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Industry standard detection. Metallic and non metallic targets. Linear and non-linear targets. Stratigraphy. GPR can find it all. That's why it is our first go-to method for achieving reliable results in everything we do.

Ground penetrating radar (GPR) offers the safest and most comprehensive scanning option for a wide range of applications and has formed the backbone of GeoScan’s service pool for over a decade. From identifying and locating rebar, conduits and post-tension cables in concrete slab, to mapping bedrock tens of feet deep. We are up for any challenge and we are utilizing the most advanced available data processing software to bring out the hidden targets if possible. 

Powered by Xradar technology, our equipment offers the accuracy of X-Ray with the safety of the conventional Radar.  Several industry realized the advantage of a ‘scan’, whether locating bedrock for a new water pipe, mapping out the utilities in a busy street or finding unmarked but not forgotten burials.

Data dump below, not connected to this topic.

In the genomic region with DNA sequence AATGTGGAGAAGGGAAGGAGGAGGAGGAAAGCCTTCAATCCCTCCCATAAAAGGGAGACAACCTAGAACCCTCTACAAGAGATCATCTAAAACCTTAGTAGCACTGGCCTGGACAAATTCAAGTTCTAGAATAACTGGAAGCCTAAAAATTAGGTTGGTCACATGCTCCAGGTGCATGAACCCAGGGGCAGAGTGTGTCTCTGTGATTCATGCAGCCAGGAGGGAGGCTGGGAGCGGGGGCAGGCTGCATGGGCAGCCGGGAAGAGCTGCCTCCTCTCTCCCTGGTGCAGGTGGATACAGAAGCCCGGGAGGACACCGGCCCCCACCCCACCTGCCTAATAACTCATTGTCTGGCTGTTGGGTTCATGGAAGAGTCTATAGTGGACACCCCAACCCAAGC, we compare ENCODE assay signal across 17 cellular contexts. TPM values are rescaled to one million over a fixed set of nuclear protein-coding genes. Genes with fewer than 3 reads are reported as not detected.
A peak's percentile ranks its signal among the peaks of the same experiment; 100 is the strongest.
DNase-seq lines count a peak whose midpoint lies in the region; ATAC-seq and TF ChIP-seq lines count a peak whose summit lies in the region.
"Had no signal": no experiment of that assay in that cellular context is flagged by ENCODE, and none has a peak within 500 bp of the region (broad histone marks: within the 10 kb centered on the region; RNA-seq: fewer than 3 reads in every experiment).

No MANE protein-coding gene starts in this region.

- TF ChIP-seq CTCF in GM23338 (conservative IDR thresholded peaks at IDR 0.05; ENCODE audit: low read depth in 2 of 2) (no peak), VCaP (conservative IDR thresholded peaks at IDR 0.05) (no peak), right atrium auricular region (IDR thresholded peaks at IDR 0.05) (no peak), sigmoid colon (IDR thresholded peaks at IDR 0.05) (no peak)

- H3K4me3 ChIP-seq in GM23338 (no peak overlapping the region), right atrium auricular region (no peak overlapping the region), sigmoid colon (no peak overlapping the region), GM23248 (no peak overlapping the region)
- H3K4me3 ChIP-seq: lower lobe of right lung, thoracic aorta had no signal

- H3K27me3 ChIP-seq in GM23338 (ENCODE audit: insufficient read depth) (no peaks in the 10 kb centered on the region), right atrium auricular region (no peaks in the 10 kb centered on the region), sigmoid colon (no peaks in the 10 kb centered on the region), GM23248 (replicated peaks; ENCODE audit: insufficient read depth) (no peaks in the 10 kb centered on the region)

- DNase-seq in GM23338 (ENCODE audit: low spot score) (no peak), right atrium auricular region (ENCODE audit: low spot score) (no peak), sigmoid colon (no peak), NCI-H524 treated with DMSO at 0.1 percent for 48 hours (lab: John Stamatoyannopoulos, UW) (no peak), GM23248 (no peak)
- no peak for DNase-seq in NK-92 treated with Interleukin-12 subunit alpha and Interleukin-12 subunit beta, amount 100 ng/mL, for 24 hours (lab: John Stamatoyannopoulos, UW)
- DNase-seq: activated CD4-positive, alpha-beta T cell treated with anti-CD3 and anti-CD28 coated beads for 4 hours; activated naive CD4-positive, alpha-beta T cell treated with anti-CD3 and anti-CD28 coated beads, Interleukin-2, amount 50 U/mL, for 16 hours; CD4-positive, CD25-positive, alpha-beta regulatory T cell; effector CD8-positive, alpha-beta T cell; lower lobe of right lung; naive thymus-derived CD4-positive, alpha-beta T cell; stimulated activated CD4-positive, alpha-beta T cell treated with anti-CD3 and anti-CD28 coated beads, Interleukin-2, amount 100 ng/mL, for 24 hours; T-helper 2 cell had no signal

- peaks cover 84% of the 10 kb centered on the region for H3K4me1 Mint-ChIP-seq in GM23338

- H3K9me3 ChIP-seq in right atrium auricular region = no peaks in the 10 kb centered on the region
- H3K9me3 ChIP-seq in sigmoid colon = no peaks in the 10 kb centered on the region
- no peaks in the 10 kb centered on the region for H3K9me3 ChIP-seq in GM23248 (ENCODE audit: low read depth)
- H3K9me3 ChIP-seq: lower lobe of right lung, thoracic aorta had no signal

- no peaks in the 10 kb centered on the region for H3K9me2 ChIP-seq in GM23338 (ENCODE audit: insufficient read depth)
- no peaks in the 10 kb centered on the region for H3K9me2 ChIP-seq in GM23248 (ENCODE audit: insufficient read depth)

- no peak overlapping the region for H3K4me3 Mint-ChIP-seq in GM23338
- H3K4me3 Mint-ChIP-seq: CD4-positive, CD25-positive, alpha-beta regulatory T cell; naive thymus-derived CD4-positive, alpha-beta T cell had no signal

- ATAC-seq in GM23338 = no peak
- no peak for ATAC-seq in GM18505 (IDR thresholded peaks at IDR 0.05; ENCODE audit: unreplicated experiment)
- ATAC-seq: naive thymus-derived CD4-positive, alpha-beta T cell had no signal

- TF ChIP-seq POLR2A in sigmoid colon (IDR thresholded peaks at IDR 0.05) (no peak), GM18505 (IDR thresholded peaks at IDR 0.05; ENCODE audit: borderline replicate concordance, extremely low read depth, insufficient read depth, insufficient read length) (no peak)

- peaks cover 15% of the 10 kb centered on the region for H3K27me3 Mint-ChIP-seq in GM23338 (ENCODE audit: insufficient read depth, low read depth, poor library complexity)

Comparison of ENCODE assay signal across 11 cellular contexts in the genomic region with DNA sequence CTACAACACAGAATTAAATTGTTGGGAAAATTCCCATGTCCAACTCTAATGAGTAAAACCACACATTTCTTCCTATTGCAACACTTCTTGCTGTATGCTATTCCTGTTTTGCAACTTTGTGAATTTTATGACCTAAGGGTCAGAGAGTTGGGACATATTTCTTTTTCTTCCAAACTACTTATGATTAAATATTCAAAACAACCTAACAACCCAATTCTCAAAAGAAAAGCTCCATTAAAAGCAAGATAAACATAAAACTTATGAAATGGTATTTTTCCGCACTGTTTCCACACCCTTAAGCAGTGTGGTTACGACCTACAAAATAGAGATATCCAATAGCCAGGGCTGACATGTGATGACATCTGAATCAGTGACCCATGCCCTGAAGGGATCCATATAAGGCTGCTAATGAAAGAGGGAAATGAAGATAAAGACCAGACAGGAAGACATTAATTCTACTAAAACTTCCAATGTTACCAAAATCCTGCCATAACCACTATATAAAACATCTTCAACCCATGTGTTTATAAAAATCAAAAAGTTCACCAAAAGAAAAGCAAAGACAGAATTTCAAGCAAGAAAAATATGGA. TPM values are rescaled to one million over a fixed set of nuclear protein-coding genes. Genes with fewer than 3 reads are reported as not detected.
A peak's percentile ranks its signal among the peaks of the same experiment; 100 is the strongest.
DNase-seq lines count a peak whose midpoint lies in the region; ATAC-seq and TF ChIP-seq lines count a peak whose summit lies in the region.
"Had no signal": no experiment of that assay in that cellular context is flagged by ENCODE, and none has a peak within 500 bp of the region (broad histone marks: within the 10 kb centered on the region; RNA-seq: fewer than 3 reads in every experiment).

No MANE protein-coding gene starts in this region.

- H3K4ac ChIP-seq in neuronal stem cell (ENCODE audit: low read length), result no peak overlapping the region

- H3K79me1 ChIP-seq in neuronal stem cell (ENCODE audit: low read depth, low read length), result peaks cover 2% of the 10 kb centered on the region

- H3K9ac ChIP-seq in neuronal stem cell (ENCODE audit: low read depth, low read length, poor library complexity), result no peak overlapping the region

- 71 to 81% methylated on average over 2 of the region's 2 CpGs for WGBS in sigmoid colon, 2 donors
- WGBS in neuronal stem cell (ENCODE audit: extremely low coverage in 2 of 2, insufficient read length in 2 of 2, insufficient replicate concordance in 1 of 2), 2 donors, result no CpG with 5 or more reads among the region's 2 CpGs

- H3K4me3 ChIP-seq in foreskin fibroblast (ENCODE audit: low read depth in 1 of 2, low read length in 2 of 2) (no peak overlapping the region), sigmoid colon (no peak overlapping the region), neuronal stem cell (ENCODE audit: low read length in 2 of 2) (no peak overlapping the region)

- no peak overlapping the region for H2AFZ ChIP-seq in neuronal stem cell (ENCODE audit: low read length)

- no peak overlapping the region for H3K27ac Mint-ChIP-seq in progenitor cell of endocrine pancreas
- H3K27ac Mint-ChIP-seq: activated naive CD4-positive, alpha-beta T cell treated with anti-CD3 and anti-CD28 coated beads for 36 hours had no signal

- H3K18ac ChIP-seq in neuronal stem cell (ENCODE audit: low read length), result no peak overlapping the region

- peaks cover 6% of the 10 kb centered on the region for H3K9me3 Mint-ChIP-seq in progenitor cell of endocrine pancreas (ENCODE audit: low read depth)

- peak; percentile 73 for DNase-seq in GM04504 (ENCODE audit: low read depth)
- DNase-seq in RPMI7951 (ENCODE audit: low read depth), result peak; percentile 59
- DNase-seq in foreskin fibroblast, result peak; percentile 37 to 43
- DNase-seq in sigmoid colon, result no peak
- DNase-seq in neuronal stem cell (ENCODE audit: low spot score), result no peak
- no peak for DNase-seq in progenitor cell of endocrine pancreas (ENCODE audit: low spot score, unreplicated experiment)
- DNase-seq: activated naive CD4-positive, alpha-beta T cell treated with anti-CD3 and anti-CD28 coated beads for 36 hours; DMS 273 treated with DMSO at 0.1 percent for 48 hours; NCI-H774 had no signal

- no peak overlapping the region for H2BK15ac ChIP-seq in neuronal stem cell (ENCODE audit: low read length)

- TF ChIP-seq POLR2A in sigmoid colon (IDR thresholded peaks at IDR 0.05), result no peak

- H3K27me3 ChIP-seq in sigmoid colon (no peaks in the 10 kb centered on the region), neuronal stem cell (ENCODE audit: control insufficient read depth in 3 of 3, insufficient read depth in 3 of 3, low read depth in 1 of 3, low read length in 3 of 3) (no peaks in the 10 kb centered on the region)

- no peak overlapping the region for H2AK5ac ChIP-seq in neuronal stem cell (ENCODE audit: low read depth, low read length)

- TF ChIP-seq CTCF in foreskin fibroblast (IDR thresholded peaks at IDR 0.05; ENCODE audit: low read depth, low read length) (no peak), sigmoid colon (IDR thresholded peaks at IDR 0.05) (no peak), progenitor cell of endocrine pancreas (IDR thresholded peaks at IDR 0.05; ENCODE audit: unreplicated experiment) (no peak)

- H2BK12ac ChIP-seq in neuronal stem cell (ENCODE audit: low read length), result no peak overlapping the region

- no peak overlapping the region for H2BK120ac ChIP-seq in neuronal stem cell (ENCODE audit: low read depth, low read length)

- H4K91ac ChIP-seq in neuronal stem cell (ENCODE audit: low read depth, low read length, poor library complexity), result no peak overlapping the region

As the technology advances and the range of applications is widening, we are keeping our equipment inventory and technicians’ training up to date.   

gpr scanning

The Technology

Ground Penetrating RADAR (Radio Detection And Ranging) works by sending high-frequency electromagnetic waves into the ground from a transmitting antenna and measuring the strength and time of any reflected signal. Reflections are produced whenever the transmitted wave enters into a material with differing dielectric permittivity from the material it left.

The strength, or amplitude, of the reflected wave is determined by the contrast in the dielectric permittivity and the conductivity of the two materials. To put this into context, a wave that moves from dry sand (dielectric of 5) to wet sand (dielectric of 30 and higher conductivity) will produce a strong reflection, while moving from dry sand (5) to limestone (7) will produce a relatively weak reflection.

ground penetrating radar - GPR

Adjusting the Antenna

Different antenna frequencies determine both the penetration depth achievable and the size of targets that can be resolved or ‘seen’ by the radar pulse. Simply put, a low frequency e.g. 200MHz antenna will achieve a maximum of 7.5m depth penetration whereas, a high frequency such as 2.6GHz will achieve a maximum of 30cm. The 2.6GHz however, will be able to identify objects that are less than 2.5cm across, where as 200MHz will struggle to ‘see’ objects smaller than 30cm. Antenna choice is one of the most important factors in survey design.

GeoScan Subsurface Surveys operate a full range of GPR antennas from 200MHz to 2.6GHz.